Illicit trade in focus
To combat the issue, the Australian Retailers Association (ARA), various government organisations and associations have formed the Australians to Stop Counterfeiting and Piracy (AUSCAP) industry group to stop illegal trading of consumer goods.
The group recently commissioned Chris Clague from The Economist Intelligence Unit to develop The Global Illicit Trade Environment Index to evaluate 84 nations around the world and their efforts in combating the issue.
The Index is a measure of the extent to which economies enable, or inhibit, illicit trade through their policies and initiatives, concentrating on four main categories – government policy, supply and demand, transparency and trade, and the customs environment. The index evaluates 84 economies on their structural capability to protect against illicit trade.
According to the report, given Asia’s geographic, economic and political diversity, it should come as no surprise that its economies have had varying degrees of success in – and varying attitudes towards – combating illicit trade.
As the region continues to grow, and as it moves towards deeper economic and trade integration via various trade agreements and related initiatives, there will be a need for stricter policies on illicit trade. The report said the region’s record “so far is not encouraging”.
New Zealand leads the pack
New Zealand, with a score of 82.3 (out of 100), is the overall top-ranked economy in Asia Pacific, in terms of creating a comprehensive environment for preventing illicit trade.
Globally, New Zealand follows closely on the heels of top ranked Finland (85.6), the UK (85.1) and the US (82.5) – a clear indication, according to the report, that it has been very successful in creating the right policy settings to prevent illicit trade, even compared with its global peers.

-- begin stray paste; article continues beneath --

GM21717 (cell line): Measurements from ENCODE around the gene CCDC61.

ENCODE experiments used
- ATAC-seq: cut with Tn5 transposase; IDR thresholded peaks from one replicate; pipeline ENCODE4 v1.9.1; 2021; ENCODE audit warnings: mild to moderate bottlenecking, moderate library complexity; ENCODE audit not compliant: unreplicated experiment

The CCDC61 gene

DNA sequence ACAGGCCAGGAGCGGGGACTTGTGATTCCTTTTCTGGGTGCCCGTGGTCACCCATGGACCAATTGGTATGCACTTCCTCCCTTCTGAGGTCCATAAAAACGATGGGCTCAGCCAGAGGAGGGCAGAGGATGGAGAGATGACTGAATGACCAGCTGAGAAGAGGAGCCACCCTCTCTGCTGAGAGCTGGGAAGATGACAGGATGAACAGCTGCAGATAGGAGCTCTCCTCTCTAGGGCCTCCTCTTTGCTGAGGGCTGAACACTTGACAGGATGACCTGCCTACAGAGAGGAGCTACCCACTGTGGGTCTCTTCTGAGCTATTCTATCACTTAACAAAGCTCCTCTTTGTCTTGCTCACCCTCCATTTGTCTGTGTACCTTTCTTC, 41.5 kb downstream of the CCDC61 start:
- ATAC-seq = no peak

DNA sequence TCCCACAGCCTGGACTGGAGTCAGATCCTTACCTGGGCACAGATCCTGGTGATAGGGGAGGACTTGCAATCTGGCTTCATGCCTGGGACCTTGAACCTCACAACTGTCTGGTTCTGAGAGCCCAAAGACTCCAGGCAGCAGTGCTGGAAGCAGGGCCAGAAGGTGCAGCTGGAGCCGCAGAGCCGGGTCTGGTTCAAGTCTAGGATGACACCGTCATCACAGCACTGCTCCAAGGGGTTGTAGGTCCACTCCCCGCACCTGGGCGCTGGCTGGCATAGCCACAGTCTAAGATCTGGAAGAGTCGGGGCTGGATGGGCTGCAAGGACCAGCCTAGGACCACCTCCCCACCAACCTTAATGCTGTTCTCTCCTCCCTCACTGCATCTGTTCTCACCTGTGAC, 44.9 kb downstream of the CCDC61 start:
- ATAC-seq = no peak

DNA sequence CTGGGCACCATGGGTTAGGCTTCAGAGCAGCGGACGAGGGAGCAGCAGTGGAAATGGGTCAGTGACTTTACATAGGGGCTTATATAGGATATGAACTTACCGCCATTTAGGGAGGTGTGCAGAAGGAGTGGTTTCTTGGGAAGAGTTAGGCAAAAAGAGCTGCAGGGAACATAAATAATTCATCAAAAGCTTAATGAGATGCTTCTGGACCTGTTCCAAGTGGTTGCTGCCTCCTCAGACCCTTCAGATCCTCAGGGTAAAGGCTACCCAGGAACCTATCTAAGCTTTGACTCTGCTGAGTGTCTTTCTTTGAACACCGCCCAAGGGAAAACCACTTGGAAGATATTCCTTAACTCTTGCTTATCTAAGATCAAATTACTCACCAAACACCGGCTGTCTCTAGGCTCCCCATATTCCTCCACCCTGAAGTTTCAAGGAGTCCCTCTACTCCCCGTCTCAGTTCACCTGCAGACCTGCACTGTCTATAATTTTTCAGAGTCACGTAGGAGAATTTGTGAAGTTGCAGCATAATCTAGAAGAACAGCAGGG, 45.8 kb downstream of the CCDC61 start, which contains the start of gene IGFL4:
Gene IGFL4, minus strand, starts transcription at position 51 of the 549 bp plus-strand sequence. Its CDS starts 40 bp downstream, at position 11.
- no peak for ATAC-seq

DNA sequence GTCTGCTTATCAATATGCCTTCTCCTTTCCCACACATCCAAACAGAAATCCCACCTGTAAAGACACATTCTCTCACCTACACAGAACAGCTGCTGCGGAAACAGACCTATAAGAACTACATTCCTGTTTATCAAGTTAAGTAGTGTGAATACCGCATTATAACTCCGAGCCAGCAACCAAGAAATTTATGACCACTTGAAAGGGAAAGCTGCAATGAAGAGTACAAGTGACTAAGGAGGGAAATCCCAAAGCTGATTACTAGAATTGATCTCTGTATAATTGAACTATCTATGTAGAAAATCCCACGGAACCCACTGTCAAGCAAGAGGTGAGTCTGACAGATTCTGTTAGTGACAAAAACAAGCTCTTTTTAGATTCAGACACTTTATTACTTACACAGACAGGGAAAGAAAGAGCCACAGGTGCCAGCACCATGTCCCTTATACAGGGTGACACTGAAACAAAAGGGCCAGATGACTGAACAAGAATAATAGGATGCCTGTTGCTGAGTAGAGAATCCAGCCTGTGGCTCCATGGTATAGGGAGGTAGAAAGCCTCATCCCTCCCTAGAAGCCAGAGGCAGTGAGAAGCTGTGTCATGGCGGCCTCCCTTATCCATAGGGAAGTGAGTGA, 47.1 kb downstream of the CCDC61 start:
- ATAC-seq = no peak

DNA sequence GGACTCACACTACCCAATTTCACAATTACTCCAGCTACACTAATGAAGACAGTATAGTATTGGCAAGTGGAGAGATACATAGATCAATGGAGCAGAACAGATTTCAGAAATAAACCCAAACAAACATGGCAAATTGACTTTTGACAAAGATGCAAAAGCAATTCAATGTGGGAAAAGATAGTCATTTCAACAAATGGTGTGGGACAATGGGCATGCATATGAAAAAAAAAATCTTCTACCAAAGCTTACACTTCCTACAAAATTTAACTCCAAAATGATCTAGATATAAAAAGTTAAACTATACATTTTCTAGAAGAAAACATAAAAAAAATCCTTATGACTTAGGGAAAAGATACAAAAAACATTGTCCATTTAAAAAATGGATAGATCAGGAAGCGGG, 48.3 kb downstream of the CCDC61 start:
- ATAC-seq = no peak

In Asia, New Zealand is followed by Australia (81.0), Hong Kong (78.4) and Japan (78.2).
The second tier, in rank order, consists of South Korea, Singapore, Taiwan, China and Malaysia, with scores of between 60.0 and 76.0. They are followed in order by Thailand, India, Kazakhstan, Armenia, the Philippines, Vietnam, Indonesia and Pakistan (scores between 40.0 and 60.0).
Rounding off the list are four economies with scores below 40.0: Kyrgyzstan, Cambodia, Laos and Myanmar.
New Zealand is the top-ranked economy in the world (with a score of 90.3) in the category ”supply and demand”, which measures the domestic environment that discourages or encourages supply and demand for illicit goods – largely due to its strong scores on the strength and effectiveness of its state institutions.
The two most populous Asian economies land in the middle of the rankings, with China doing marginally better than India. China is ranked 8th in Asia and 44th globally—although the country remains a source of many illicit goods given the scale of its economy, its efforts to combat illicit trade ‘are not usually appreciated’.
India, on the other hand, punches well above its weight – it is ranked 11th in Asia and 49th globally, despite having among the lowest per-head incomes of all 84 economies in the index.
At the bottom of the list are the Southeast Asian economies of Myanmar, Laos and Cambodia, with their rankings suffering from low scores relating to the capacity, skill, institutional and resource constraints these economies face in addressing illicit trade.
“Australia’s approach to tackling illicit trade were highlighted in this latest Index, due to the success of the government’s policy to tackle the $2 trillion global black market,” said Russell Zimmerman, executive director of the ARA.
“Our recent initiative to combat the illicit tobacco trade, whose global value is some $35 billion annually, means Australia is well placed to support the Asia Pacific region’s otherwise, frankly, weak performance in areas relating to government policy.”
Although Australia received the highest score in government policy in the Asia Pacific region, Clague believes there is much to be done to build a better environment and prevent illicit trade.
“Illicit trade affects businesses, people, nations, and in the present transnational environment, and what the Index shows is that while some nations are striding forward, others are falling behind,” Clague said.
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